Land Tax is not a broken card, but it does generate a good deal of card advantage in the form of basic lands. I think there enough limitations on Land Tax to guarantee that it would not need to be banned again. It’s a card that would be great fun, and more importantly provide a real control option for the format. It’s an unbanning that would expand the strategic options in the field, for the better, and make Legacy an even more attractive and entertaining format.

Time Spiral

The argument for unbanning Time Spiral isn’t that, like Mind Over Matter, it won’t see any play. Mind Over Matter was unbanned and I don’t think it’s seen a moment of competitive play since. It’s true that Dream Halls was unbanned and actually won a major European tournament, but it’s mostly a joke deck in the U.S. Its legality is just proof that ‘interesting things’ can happen in Legacy, but it’s nothing to fear. It’s an option for people who like to play with cool toys.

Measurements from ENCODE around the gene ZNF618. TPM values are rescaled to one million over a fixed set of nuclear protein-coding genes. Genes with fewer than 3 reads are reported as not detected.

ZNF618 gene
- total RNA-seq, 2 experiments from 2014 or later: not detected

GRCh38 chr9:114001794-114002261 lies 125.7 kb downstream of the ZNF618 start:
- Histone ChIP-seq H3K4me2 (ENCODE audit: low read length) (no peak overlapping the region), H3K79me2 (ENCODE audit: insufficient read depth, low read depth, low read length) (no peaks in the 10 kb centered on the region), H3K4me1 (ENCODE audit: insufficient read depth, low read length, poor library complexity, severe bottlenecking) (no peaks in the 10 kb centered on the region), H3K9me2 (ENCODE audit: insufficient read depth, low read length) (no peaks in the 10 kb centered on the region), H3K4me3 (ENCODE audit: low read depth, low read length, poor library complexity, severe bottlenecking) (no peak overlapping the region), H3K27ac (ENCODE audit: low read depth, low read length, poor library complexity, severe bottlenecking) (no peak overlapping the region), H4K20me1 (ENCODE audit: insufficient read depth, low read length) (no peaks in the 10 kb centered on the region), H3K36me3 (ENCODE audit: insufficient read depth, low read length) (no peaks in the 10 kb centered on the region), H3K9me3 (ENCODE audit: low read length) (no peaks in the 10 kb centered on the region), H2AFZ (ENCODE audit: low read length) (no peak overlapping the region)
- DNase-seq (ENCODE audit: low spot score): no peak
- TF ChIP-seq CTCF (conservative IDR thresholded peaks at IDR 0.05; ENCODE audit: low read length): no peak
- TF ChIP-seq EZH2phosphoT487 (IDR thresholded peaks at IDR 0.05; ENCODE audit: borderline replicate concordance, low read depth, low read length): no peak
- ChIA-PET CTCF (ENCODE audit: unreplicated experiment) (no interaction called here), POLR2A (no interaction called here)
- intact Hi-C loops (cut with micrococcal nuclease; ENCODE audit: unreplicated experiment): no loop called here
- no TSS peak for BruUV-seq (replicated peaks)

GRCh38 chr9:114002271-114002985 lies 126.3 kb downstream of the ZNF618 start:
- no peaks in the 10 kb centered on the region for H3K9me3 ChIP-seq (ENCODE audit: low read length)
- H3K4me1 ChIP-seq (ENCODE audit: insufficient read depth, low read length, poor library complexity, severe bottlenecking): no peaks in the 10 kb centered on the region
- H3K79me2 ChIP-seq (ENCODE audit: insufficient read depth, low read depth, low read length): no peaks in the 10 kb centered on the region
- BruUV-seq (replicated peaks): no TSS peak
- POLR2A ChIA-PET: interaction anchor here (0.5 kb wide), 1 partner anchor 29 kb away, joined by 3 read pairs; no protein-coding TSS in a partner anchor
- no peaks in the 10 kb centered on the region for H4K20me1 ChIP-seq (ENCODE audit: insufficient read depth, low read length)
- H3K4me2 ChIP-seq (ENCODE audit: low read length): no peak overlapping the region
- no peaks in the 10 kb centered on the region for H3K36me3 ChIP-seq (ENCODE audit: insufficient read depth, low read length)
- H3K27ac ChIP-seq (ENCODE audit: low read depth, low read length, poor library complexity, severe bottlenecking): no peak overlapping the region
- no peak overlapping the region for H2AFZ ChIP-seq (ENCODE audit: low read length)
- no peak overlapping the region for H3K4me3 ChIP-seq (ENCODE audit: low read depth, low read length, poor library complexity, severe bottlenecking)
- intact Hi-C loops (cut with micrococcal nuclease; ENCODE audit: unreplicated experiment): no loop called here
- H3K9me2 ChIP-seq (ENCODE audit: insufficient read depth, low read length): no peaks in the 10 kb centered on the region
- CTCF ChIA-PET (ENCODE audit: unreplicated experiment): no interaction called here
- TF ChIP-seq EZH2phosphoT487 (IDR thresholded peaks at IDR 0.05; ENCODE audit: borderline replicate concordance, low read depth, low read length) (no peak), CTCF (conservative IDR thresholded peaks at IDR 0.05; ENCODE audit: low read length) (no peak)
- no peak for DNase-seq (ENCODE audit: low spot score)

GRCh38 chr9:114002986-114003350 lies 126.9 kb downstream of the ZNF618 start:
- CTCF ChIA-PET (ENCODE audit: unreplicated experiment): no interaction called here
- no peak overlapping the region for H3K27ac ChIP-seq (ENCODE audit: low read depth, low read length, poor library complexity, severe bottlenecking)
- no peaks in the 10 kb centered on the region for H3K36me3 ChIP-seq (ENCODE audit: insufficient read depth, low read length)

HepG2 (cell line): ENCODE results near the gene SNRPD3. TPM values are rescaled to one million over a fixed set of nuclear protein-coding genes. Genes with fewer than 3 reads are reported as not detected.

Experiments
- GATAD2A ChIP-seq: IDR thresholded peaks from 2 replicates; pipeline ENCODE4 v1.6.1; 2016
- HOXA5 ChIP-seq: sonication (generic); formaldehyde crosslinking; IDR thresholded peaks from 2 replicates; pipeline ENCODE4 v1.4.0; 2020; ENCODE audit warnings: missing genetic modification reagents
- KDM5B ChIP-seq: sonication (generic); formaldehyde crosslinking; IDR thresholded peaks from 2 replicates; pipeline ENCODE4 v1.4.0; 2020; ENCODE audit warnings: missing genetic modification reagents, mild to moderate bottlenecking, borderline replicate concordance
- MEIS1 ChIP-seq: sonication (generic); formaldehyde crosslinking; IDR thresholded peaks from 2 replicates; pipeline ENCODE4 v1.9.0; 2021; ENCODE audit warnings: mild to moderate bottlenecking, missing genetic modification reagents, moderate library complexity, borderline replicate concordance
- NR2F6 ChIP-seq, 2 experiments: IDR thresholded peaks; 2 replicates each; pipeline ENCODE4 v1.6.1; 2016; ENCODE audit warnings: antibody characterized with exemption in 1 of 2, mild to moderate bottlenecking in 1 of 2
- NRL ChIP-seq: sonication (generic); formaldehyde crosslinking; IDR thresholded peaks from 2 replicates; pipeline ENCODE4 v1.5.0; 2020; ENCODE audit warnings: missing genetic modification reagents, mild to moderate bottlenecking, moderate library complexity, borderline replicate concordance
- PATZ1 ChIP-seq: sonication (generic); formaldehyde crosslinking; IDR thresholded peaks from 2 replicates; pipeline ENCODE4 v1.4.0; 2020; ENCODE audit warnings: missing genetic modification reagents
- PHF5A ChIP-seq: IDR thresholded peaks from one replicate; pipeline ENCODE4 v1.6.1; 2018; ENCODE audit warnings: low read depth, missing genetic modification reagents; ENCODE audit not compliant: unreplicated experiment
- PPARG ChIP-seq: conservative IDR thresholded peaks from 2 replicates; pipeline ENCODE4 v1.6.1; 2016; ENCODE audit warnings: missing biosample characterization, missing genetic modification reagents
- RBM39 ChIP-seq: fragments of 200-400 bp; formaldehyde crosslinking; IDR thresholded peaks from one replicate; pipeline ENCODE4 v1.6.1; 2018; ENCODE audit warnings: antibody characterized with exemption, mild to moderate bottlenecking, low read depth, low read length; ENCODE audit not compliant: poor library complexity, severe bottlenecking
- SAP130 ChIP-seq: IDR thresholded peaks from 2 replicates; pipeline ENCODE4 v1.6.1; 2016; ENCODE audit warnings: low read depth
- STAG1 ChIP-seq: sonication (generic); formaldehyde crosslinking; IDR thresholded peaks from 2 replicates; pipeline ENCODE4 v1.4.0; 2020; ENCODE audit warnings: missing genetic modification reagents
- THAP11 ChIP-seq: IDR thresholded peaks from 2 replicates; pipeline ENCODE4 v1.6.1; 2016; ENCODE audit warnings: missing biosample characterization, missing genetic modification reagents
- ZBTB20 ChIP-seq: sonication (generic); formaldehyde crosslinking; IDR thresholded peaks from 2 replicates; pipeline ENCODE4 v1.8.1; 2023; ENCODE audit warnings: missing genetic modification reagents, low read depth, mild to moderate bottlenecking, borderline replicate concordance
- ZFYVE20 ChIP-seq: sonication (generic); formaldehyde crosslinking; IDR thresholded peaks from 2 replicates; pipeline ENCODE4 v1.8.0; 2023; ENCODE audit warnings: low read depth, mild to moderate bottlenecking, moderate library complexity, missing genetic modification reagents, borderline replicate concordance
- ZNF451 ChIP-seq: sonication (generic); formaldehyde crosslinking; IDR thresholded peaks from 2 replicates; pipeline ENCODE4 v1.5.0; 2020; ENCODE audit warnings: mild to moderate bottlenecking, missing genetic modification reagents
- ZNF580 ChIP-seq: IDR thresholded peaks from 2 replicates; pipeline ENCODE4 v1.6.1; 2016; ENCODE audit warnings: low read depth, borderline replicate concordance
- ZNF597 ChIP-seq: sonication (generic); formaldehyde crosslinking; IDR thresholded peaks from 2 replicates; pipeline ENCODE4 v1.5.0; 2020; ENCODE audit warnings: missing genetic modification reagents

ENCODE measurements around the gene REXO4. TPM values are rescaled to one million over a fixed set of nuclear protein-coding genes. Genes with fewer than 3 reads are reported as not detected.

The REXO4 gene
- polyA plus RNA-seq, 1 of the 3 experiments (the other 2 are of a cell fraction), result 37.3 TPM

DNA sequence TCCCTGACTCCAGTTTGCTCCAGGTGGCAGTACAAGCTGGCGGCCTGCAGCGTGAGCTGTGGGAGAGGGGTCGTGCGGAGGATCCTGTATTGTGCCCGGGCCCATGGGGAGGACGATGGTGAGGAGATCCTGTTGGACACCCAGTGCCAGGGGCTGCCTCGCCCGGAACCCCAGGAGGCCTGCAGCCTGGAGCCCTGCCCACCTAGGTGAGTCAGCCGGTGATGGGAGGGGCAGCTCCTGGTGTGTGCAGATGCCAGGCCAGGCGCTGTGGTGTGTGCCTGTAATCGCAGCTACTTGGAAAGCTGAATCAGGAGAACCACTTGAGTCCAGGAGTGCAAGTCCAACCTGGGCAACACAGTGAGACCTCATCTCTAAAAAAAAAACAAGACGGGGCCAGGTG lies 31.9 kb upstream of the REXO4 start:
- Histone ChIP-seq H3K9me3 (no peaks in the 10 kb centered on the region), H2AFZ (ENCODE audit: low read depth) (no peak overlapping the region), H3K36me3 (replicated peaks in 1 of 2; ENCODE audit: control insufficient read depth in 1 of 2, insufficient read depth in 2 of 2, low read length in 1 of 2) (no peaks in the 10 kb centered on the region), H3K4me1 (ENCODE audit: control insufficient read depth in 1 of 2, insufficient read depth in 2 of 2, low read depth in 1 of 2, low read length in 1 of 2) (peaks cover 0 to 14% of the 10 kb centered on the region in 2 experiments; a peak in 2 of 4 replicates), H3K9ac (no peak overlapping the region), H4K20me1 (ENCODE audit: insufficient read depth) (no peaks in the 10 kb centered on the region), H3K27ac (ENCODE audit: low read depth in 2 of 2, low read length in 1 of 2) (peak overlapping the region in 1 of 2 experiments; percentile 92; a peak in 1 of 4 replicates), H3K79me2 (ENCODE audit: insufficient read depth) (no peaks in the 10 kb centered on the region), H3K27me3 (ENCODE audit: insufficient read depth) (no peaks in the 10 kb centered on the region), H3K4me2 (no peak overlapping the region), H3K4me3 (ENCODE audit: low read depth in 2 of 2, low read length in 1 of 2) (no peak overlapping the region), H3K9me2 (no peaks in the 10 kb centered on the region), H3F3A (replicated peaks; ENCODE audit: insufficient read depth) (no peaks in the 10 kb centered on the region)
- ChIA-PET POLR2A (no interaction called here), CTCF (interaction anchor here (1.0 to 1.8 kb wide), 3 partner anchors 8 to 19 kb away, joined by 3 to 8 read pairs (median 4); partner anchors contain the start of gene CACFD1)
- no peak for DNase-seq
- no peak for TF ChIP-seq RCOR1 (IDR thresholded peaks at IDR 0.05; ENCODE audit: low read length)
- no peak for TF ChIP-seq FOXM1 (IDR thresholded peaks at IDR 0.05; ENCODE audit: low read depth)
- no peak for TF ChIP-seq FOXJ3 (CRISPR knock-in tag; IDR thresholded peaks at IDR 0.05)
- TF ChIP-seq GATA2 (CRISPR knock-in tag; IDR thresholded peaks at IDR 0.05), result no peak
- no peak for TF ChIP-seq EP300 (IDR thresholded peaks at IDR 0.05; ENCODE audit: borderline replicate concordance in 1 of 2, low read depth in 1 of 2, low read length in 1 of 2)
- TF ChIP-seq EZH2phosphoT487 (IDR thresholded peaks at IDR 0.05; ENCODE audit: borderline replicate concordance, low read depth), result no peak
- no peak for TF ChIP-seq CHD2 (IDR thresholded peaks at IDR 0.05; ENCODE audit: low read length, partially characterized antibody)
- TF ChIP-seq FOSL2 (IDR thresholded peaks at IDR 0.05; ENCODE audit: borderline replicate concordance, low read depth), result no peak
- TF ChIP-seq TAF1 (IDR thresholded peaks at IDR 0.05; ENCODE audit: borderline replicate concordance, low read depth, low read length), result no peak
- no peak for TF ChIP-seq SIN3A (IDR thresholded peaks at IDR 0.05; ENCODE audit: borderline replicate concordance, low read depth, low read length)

Time Spiral is a card that I believe would be good for Legacy. The truth is that there is no serious Storm combo deck in American Legacy. I realize that Belcher combo gets a lot of attention in the U.S., but how often has it made Top 8 at an SCG Open? Once? Twice? And I realize that a few Ad Nauseam decks made Top 8 at the last GP, but Ad Nauseam decks are very poor performers in the U.S. SCG Opens, especially relative to their presence in the field.

Time Spiral would offer another option for Legacy Storm that isn’t reliant on Ad Nauseam, or jank like Doomsday or Diminishing Returns. Time Spiral and Ad Nauseam can’t be played in the same deck for obvious reasons.

Time Spiral is a genuine storm engine, but it doesn’t raise the concerns that make Storm a problem. Specifically, Time Spiral is slow. At six mana, it’s not a spell that is going to be cast on turn 1 or turn 2, or even on turn 3 (barring a god draw). That’s why Time Spiral is okay to unban.